Mountaineer David Rodríguez came back to Malaga with another box ticked on his Malaga 7 Cumbres project. On 9 August he reached the peak of the Carstensz Pyramid, 4,884 metres high, the fifth of the seven challenges and the highest peak on any island in the world.
After travelling alone from Spain, he arrived at Kota Timika (Indonesia) and then had to wait nine days to be able to do the expedition. "People are surprised to see you there, because even they don't know the mountain," said David. There were five people taking part in the climb, plus a guide, and they had to get up before 5am every day to see whether the weather was good enough for a helicopter to take them to the mountain.
The political problem which surrounds the area because of the gold mine means they couldn't travel through the jungle around the mountain, so they had to use the helicopter. "It was discouraging to get up every morning before five and then be told we couldn't go," he said.
On the tenth day they were finally able to fly to the base camp, at 4,100 metres, where they had to adapt to the difficult conditions, with less oxygen and more pressure. Just after landing, the guide warned them that it was unusual for the conditions to be that good, and said it would be best to set off for the summit straight away.
After preparing their equipment, they headed for the wall of the mountain, a route which was not particularly difficult and with very adherent rock. "We were going so fast I didn't really know where I was," David said. In just an hour and a quarter they could see the edge of the mountain, with good weather and very favourable conditions.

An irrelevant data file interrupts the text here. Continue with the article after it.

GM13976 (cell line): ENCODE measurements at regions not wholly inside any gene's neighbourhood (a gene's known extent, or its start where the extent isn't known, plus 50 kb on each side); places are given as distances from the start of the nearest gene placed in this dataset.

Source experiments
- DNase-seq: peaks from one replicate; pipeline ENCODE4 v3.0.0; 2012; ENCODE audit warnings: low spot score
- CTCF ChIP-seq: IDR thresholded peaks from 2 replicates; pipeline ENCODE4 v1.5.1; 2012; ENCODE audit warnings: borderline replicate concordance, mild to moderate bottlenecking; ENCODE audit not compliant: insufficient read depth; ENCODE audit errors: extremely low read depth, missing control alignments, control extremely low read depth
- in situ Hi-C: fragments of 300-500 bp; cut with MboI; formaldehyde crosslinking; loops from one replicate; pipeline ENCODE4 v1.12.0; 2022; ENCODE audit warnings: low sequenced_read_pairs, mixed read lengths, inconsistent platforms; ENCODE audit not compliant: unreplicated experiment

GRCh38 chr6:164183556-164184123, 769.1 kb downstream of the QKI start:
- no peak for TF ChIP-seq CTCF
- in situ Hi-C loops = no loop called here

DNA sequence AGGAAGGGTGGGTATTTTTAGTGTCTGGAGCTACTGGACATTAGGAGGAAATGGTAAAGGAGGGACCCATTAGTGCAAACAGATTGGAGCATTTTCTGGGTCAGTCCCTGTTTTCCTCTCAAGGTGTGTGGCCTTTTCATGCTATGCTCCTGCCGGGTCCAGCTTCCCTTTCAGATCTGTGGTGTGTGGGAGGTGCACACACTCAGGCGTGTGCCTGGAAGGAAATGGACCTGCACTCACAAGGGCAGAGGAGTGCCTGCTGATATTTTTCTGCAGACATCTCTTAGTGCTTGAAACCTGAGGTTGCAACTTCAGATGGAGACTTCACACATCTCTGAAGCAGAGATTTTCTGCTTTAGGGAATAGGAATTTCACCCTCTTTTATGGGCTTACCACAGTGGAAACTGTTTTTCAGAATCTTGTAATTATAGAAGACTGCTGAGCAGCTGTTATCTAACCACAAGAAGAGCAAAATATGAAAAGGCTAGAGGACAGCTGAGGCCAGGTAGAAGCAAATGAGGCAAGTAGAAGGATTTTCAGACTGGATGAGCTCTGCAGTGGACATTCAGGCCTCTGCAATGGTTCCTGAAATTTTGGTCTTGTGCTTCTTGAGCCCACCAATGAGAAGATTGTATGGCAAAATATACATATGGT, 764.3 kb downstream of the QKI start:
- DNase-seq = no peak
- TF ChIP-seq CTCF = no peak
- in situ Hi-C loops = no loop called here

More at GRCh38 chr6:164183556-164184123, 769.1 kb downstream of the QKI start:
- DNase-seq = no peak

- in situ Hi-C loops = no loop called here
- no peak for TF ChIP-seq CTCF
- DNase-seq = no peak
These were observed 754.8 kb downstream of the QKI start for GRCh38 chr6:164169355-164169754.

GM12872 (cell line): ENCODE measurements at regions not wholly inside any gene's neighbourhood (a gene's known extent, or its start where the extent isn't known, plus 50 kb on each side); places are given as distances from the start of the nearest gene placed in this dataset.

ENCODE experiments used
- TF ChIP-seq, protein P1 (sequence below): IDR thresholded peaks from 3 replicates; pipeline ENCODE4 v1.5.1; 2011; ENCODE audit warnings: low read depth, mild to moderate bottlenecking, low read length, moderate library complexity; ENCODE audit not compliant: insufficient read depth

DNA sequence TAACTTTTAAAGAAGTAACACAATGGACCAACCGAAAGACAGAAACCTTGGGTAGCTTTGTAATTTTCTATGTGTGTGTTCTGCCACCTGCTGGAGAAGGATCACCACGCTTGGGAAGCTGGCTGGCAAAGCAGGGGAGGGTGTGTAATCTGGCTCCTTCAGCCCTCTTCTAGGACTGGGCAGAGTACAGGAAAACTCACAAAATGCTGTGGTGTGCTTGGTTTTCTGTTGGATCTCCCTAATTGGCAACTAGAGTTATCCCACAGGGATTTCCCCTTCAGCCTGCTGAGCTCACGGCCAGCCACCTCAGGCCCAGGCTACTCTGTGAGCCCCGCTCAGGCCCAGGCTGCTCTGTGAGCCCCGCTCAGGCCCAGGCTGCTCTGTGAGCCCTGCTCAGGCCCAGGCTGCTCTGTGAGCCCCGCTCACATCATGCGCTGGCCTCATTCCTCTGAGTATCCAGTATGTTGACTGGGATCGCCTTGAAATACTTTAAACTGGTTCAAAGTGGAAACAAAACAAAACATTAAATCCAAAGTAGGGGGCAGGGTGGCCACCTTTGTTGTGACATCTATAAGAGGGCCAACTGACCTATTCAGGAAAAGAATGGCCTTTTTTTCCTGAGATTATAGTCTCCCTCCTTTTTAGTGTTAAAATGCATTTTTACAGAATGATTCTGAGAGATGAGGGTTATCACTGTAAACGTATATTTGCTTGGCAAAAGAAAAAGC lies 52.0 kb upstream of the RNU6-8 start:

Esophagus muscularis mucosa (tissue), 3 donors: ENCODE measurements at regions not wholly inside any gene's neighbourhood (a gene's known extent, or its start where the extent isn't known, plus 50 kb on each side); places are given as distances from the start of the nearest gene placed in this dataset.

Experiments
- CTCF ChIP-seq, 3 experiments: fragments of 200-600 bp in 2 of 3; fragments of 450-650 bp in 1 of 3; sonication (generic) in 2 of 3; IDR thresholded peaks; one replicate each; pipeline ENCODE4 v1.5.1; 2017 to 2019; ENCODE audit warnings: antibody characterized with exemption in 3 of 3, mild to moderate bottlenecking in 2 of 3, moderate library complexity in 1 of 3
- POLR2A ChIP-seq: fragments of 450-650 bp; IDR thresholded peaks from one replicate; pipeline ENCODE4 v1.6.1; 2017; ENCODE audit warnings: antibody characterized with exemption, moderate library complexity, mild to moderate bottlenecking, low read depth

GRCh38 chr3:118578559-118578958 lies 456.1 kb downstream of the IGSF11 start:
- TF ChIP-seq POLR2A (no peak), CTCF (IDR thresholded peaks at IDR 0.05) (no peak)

After approximately three and a half hours they were standing on the peak, much to their surprise because they had estimated that it would take almost twice as long. Thanks to the fine weather and their chosen route, they had not encountered any problems. Once at the top, David had achieved five of the seven challenges in his project. "We were really euphoric and energised and got back to base camp in two hours. We could hardly believe we had done it. It is usually a very long and tiring process," he said.
Once back at the camp, they had to wait another three days for the weather to be good enough for the helicopter to come and collect them. "That was hard. Waiting halfway up a mountain isn't like hanging around in a hotel," he said.
Malaga council's Sports Foundation, Unicaja, Mecanizados Torfrecamp, Vives and Atlantic Kayak have all collaborated on the 7 Cumbres project. David's next challenge will be Mount Vinson in the Antarctic, and he hopes others will attempt it with him. He would like to tackle it in December 2020, taking advantage of the fact that Malaga will be European Capital of Sports next year to give visibility to his feat. David, who is a member of the Boquerón Mountain Climbers Club, said, "We always wear something with the name of Malaga on it. It's my city and I'm proud to represent it."
After that, David plans to complete his seven peak challenge by climbing Everest, in the Himalayas. He has no date in mind for that at present, but knows that it will happen when the time is right. Everything points to him being able to complete this project in the not-too-distant future.